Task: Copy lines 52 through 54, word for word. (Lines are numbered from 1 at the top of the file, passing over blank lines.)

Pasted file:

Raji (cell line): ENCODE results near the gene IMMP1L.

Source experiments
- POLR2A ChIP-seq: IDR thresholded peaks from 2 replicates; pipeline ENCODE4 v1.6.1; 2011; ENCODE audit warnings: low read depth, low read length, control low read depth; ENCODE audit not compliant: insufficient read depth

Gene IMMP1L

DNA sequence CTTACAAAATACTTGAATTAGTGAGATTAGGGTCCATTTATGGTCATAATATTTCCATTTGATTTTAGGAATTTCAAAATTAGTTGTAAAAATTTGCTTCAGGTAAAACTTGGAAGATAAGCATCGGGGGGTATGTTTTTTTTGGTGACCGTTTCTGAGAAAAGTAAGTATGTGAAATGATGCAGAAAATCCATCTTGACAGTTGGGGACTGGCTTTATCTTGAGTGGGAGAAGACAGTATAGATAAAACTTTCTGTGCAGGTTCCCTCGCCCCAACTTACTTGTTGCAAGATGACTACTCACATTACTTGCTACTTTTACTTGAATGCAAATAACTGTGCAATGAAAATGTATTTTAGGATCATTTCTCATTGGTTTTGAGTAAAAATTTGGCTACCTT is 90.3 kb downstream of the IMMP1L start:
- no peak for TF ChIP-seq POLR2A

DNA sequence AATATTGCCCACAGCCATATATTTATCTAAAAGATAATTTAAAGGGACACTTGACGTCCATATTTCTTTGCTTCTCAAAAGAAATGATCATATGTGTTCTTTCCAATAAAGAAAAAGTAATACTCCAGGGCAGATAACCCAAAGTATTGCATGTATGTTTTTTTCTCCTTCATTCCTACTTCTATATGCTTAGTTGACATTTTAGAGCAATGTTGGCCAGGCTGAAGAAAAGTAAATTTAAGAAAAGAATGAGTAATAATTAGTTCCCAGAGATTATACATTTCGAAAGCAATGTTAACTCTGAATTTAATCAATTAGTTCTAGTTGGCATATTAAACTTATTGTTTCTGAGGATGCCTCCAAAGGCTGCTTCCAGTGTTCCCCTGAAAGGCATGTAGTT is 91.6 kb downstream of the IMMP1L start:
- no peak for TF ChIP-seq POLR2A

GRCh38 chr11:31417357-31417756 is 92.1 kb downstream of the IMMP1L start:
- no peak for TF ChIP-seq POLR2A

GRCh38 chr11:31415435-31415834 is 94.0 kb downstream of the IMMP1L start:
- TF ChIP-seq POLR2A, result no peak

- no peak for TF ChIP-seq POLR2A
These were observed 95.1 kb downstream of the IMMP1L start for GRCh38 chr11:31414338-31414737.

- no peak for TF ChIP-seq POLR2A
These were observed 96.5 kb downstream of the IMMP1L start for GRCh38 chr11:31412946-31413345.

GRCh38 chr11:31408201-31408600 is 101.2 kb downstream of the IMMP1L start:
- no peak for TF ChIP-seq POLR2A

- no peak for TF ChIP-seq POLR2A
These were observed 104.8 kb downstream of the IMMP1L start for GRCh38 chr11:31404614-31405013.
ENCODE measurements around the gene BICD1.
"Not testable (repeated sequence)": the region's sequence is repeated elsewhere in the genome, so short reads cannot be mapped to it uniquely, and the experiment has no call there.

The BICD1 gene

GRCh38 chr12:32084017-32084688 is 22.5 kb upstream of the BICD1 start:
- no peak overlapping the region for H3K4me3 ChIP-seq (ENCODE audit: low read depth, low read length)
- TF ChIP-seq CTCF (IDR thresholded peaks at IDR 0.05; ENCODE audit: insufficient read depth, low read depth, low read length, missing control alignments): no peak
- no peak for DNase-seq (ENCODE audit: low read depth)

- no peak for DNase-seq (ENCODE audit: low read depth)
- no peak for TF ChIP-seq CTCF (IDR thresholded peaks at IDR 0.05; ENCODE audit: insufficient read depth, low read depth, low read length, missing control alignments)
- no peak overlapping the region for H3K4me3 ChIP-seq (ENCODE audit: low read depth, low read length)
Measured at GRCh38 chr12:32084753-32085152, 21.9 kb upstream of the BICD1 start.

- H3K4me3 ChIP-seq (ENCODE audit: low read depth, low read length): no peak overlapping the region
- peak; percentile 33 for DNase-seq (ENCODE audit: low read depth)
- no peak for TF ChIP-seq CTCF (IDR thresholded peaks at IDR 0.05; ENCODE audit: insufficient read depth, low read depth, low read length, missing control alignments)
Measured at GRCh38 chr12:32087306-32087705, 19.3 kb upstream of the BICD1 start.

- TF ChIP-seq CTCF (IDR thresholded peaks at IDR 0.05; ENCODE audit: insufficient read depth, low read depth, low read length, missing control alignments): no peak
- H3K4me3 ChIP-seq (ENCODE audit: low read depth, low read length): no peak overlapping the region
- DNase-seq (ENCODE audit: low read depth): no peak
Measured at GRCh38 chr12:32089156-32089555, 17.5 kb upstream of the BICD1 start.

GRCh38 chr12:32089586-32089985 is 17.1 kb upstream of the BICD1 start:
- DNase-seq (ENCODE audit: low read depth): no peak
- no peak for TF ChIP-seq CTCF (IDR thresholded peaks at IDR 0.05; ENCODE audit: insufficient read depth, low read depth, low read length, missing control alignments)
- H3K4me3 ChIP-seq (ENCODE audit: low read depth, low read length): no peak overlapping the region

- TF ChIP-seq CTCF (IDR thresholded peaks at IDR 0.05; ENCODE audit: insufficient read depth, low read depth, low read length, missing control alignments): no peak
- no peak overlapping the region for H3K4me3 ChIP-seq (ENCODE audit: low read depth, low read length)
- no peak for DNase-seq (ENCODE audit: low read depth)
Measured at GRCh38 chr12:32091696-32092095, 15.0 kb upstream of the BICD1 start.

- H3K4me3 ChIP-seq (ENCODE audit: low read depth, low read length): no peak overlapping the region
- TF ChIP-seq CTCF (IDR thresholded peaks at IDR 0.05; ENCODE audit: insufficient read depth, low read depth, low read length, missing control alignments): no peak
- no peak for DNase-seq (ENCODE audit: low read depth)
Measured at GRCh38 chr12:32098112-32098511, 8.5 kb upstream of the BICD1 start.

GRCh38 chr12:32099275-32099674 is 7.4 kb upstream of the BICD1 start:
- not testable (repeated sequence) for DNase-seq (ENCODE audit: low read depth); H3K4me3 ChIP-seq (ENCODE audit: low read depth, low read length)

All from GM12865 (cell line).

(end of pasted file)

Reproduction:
GRCh38 chr12:32099275-32099674 is 7.4 kb upstream of the BICD1 start:
- not testable (repeated sequence) for DNase-seq (ENCODE audit: low read depth); H3K4me3 ChIP-seq (ENCODE audit: low read depth, low read length)

All from GM12865 (cell line).